The President of Guatemala, Alejandro Giammattei, deplored this Wednesday the “stupid” and “ideological” persecution that in his opinion the businessmen were subjected to by the Superintendency of Tax Administration (SAT) in the last five years and asked “to remove from the judicial orbit “cases.
The president assured in an event of the Guatemalan Chamber of Construction that last week he asked the president of the Supreme Court of Justice (CSJ), Patricia Valdés, and the attorney general of the Public Ministry (MP), Consuelo Porras, to end with that “persecution” and giving “payment facilities” to employers who owe taxes.
“There was that stupid persecution against businessmen in the past government at SAT, who put a lot of people in jail, who have a lot of people sued with criminal proceedings that should not have been criminal, but administrative,” Giammattei reproached.
During a breakfast with construction entrepreneurs, he emphasized that he launched a challenge to the CSJ and the MP: “Grab (take) all those cases, let’s get out of the judicial orbit, make the businessman pay the taxes that are in debt, let’s remove the (criminal) processes, and give payment facilities. ”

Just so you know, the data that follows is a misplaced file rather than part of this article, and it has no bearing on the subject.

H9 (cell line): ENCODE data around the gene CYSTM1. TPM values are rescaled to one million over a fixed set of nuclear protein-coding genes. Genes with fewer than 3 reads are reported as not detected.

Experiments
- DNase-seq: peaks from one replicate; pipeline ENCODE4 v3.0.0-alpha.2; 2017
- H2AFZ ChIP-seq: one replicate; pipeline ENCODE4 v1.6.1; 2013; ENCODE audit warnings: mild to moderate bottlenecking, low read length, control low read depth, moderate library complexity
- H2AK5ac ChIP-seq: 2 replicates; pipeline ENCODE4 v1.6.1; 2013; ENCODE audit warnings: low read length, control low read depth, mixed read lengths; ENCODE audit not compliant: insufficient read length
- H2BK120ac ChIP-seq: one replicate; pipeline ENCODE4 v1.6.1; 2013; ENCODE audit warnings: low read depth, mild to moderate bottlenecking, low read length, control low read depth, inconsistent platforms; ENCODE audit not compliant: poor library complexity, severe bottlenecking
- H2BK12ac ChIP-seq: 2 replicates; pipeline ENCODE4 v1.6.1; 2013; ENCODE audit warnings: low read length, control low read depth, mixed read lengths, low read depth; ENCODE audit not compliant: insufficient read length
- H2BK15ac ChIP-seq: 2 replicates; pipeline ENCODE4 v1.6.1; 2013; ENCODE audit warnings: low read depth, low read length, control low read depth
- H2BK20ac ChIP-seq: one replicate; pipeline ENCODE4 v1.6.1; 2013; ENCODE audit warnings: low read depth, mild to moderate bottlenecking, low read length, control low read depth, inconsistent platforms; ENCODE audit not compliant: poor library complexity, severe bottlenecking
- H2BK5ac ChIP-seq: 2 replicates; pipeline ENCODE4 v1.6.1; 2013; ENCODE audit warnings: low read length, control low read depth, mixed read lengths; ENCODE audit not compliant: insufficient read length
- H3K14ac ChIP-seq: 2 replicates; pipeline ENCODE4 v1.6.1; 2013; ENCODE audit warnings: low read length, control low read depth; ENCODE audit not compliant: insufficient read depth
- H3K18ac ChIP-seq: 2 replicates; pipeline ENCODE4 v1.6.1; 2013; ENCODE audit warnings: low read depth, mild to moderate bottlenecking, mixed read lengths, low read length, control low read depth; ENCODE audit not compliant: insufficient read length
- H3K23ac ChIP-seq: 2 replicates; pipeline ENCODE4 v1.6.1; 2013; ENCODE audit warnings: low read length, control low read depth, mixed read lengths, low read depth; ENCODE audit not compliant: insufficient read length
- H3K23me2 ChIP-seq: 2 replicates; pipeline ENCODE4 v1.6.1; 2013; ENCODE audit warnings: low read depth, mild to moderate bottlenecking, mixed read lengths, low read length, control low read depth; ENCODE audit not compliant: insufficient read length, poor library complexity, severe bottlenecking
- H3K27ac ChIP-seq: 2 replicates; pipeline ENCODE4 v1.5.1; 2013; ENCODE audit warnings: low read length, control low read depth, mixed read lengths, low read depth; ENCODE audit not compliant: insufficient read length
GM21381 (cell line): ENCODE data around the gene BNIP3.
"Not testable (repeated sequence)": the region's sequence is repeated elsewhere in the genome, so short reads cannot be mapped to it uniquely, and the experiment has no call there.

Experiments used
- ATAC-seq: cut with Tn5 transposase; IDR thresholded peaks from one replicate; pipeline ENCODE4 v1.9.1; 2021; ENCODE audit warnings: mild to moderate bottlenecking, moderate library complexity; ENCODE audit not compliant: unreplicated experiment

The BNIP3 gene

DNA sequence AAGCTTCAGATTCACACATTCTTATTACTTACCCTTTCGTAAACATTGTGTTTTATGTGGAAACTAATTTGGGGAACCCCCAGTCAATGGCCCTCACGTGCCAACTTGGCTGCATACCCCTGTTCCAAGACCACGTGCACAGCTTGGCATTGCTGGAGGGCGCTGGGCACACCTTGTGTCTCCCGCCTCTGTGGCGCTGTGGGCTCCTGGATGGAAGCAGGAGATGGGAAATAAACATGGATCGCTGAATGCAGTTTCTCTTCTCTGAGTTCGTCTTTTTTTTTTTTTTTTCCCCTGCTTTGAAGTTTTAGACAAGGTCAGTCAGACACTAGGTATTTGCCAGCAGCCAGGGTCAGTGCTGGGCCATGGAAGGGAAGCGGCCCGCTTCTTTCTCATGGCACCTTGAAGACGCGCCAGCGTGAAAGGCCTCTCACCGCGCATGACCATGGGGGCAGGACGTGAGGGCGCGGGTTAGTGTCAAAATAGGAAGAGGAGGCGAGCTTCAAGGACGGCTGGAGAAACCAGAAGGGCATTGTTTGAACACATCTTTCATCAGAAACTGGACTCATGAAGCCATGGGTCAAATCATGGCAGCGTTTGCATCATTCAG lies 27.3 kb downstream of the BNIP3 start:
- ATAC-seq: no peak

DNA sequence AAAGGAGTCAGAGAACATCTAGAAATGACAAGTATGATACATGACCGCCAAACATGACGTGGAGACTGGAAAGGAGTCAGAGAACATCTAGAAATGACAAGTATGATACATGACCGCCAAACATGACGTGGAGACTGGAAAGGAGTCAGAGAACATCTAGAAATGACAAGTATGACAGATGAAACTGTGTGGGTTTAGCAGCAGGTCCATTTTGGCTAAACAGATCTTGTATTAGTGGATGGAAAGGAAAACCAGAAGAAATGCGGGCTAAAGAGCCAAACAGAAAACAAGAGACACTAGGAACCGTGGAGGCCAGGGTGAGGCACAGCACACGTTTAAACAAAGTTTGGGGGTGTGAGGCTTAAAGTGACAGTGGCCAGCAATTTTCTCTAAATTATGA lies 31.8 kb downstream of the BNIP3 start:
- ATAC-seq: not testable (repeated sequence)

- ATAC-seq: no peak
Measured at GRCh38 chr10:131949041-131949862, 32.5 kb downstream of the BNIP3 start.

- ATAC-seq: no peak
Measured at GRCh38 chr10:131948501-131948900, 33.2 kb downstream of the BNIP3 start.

According to the head of the Executive, the CSJ would keep “25 percent of income from fines” and recalled that “there are more than 2,000 million quetzales ($ 261 million) fighting in court, when it should not be a lawsuit” .
Giammattei ignored that “politician” and “businessman” are not bad words, so he commended businessmen to “recover that ‘demonization’ of an absurd ideological persecution in the past period and the only way they can do it is by complying with their obligations”.
Finally, the president demanded to leave the “unfortunate bureaucracy” – a play on words of a donkey and bureaucracy – that exists in the country for “someone’s whim or interpretation” and reiterated that he dreams of “a deburrocratized Guatemala”, in which to pay taxes “are easier than evading them, because paying taxes is a more complicated headache than evading them.”
The Public Ministry, accompanied by the International Commission Against Impunity in Guatemala (Cicig), which was created by the UN at the request of the Central American country in 2007 and whose term ended in 2019, uncovered major cases of corruption, including one that led to the fall of former President Otto Pérez Molina (2012-2015).
During that period, both entities identified more than 70 criminal structures, collaborated in the judicialization of 120 high-impact cases, presented a hundred lawsuits against great officials, and unionized more than 1,500 people, including businessmen of the highest level.
In 2016, the company Aceros de Guatemala paid the largest fine in history for tax evasion, for $ 100 million, after an investigation by the authorities.